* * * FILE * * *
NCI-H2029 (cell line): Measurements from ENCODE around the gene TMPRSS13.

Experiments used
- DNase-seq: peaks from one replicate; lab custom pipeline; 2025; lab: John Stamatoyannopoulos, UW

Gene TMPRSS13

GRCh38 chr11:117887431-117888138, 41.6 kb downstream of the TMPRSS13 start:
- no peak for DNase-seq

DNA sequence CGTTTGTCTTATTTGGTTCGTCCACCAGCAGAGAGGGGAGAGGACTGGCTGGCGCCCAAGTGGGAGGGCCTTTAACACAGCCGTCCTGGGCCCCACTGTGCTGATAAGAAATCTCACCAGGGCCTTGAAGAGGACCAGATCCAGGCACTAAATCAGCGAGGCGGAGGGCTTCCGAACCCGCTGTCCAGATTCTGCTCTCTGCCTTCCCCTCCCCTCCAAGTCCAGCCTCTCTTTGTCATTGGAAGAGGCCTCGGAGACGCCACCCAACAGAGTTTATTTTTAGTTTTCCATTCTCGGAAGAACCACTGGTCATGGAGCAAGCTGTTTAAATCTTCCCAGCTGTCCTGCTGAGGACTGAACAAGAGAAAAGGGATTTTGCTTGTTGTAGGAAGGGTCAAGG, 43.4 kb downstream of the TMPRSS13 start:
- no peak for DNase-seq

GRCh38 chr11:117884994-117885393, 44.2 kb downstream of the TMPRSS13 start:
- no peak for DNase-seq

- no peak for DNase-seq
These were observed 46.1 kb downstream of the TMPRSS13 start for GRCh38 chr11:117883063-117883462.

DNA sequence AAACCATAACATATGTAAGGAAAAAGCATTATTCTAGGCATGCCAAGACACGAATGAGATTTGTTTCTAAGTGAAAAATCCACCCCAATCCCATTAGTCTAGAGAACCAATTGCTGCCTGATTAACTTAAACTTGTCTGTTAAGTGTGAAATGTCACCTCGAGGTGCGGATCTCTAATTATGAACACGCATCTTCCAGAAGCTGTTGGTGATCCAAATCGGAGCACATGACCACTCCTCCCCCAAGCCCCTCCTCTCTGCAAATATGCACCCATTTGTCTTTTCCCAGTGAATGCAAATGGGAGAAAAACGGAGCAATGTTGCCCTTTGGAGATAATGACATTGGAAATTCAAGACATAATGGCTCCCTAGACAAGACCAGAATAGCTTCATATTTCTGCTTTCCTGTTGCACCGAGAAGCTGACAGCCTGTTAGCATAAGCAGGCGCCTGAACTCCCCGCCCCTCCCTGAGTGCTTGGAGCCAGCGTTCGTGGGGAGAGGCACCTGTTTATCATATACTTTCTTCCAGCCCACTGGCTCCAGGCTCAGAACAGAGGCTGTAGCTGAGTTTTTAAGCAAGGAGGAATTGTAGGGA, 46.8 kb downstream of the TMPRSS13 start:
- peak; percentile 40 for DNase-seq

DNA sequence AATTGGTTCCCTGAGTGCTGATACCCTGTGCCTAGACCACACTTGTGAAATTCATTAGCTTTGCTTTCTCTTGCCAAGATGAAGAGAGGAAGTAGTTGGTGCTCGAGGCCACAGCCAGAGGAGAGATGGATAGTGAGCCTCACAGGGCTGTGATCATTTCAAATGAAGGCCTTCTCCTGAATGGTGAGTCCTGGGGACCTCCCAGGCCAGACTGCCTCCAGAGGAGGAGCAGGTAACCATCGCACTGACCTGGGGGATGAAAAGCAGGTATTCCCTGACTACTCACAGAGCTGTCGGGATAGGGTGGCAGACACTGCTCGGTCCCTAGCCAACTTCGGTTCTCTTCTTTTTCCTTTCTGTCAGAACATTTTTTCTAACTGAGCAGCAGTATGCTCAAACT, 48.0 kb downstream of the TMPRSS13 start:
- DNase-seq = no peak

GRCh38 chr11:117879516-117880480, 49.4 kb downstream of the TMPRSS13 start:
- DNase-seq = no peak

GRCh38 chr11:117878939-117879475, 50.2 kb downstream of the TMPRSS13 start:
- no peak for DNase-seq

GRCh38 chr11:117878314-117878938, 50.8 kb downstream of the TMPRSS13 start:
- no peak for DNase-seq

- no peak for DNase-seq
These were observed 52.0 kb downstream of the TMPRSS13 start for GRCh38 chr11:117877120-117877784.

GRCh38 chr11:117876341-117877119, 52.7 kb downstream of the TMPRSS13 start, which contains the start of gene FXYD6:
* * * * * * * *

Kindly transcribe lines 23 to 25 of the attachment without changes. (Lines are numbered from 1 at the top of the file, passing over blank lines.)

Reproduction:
- no peak for DNase-seq
These were observed 52.0 kb downstream of the TMPRSS13 start for GRCh38 chr11:117877120-117877784.

GRCh38 chr11:117876341-117877119, 52.7 kb downstream of the TMPRSS13 start, which contains the start of gene FXYD6: